SALT LAKE CITY — The latest stop on Dennis Erickson’s coaching tour of the Pac-12 brings him to Utah as co-offensive coordinator, where his marching orders are simple: help the Utes score more touchdowns.
The 65-year-old Erickson, who won two national titles as Miami coach and has been a head coach at three Pac-12 schools, intends to implement an up-tempo offense that is trending throughout college football.
“If you look at probably the top 10 offenses in college football, all of them run 75, 80 plays,” Erickson said at a news conference Wednesday. “Well, you can’t run 75, 80 plays if you’re in the huddle.”
Two weeks removed from hip-replacement surgery, Erickson has no desire to be a head coach again but looks forward to helping Utah get to the next level. Erickson still has plenty of ties to Miami but called the West his home after serving as head coach at Washington State (1987-88), Oregon State (1999-2002) and Arizona State (2007-11).
He was let go by Arizona State after the ‘11 season.
Asked if there is extra motivation playing the Sun Devils on Nov. 9, Erickson quipped, “Do I have to tell the truth?”
The stats also tell the truth about Utah’s offense over the past two years since joining the Pac-12. The Utes have averaged 25.9 points a game last season, a long way from the 49.6 Oregon put up in 2012. The Utes were 105th in the nation in total offense (324.42 yards), and last in the Pac-12 in passing as they finished 5-7.
There also were questions about offensive coordinator Brian Johnson’s play-calling last year after Norm Chow left to be Hawaii’s head coach.
Whittingham went after Erickson, who will implement the no-huddle game into his one-back, shotgun spread formations. But going no-huddle is easier said than done.
“There’s a lot a communication things . you’ve got to know what you want to do,” Erickson said.
Utah averaged about 66 plays a game last year as it struggled through quarterback changes brought on in part by injuries.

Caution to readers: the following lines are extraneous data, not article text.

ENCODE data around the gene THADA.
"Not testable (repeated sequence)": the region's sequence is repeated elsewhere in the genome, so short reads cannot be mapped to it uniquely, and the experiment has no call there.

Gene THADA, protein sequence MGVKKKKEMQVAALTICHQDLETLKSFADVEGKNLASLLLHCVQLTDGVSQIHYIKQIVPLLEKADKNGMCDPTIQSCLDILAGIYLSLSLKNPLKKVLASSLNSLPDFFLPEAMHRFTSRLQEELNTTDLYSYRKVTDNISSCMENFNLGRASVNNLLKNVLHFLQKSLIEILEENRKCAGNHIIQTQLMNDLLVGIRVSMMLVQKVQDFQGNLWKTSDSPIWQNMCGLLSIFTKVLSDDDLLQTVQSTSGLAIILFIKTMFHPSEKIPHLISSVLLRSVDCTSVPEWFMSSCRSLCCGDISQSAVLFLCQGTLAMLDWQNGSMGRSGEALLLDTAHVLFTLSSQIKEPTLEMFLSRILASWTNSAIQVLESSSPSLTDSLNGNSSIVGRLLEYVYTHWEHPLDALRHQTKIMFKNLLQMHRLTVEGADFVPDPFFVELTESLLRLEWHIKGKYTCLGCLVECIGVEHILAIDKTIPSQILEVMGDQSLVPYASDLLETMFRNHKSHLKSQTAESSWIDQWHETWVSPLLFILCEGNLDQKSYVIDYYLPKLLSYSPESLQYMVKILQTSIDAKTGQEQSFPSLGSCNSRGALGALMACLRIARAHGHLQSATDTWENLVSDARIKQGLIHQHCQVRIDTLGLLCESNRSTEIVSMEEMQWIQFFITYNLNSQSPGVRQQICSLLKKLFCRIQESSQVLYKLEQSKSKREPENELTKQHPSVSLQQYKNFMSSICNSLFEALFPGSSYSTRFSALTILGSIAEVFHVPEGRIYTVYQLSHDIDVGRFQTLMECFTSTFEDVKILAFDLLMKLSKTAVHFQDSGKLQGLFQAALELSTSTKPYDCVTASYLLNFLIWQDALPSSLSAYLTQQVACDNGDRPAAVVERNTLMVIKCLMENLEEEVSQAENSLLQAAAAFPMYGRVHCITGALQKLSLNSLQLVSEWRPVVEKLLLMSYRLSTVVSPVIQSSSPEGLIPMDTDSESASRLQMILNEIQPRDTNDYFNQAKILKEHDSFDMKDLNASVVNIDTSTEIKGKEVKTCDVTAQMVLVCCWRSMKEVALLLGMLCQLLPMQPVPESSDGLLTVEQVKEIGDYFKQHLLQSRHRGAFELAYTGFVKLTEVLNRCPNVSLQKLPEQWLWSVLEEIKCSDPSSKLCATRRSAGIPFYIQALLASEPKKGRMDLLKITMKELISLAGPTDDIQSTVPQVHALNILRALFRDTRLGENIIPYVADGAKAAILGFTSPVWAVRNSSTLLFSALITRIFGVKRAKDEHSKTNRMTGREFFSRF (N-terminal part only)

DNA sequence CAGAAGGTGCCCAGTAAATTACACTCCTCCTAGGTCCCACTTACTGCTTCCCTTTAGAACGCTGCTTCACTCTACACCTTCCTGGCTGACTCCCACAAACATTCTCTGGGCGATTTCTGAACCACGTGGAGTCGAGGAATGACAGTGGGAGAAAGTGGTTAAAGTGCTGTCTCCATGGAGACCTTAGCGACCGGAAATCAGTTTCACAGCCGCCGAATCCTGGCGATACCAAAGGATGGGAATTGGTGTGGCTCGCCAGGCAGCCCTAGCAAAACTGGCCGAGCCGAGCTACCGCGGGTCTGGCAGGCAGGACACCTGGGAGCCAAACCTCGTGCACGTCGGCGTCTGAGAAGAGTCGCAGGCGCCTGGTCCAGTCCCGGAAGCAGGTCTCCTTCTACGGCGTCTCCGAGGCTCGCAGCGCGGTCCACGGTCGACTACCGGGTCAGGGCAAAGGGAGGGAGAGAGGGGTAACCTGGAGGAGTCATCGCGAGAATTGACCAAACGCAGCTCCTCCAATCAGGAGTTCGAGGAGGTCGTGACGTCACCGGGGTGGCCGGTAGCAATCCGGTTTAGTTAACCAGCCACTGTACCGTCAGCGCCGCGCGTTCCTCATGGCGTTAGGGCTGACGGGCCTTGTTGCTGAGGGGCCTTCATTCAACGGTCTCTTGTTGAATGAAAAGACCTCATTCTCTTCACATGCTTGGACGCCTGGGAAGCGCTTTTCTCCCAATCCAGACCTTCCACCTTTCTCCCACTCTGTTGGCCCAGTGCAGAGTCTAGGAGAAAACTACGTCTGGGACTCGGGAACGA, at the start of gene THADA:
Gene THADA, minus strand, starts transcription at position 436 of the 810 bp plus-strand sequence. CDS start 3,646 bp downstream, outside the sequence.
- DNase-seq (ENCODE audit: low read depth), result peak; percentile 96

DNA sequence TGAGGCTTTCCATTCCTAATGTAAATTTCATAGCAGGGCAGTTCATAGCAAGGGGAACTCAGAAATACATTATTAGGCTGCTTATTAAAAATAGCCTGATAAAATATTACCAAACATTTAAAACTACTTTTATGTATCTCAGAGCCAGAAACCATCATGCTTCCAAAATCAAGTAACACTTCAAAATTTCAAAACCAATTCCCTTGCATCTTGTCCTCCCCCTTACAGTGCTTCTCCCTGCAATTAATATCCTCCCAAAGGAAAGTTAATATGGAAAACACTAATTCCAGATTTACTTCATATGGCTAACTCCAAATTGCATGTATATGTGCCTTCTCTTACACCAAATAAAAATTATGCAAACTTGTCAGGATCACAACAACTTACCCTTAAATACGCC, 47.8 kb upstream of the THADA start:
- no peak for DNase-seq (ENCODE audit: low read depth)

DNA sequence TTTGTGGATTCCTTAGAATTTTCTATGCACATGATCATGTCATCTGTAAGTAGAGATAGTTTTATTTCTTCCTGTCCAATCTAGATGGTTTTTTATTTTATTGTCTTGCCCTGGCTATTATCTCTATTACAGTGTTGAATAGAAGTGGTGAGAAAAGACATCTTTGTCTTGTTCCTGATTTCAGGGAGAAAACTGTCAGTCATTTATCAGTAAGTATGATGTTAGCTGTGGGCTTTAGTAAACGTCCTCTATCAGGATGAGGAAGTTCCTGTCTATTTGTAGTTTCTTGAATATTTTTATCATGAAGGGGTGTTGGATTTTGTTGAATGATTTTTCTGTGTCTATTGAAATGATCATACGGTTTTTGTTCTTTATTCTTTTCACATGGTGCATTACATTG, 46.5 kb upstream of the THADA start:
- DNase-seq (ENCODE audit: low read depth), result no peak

“Four or five years ago, the University of Utah was a very good offense,” Erickson said. “They had a quarterback that was healthy, too.”
He compared Utah starter Travis Wilson, who will be a sophomore, to former ASU quarterback Brock Osweiler because of his size and mobility in the pocket.
Osweiler was drafted by Denver in the second round of last year’s NFL draft.
Other than Wilson, Erickson acknowledges he is still learning Utah’s personnel, and how it might best fit into packages.
He also acknowledged he initially wasn’t even sure he wanted to get back into coaching when Whittingham approached him.
But after thinking about it, he said, it was a great opportunity.
It didn’t make getting to Utah easy after hip-replacement surgery two weeks ago.
“I told my wife, ‘I’m not going to the U of U with a cane,’ ” he said. “I’m not sending that message to those players. If I have to crawl, I’ll crawl.”
He managed just fine Wednesday.
“I know I’m happy coaching here,” Erickson said, sporting a Utah bright red sweater. “I don’t miss being a head football coach at all, so I could see myself being here the rest of my career, which could be three years, four years, two years, probably not 10 years. I’m just going to take it a day at a time, see how I can help make this program successful.”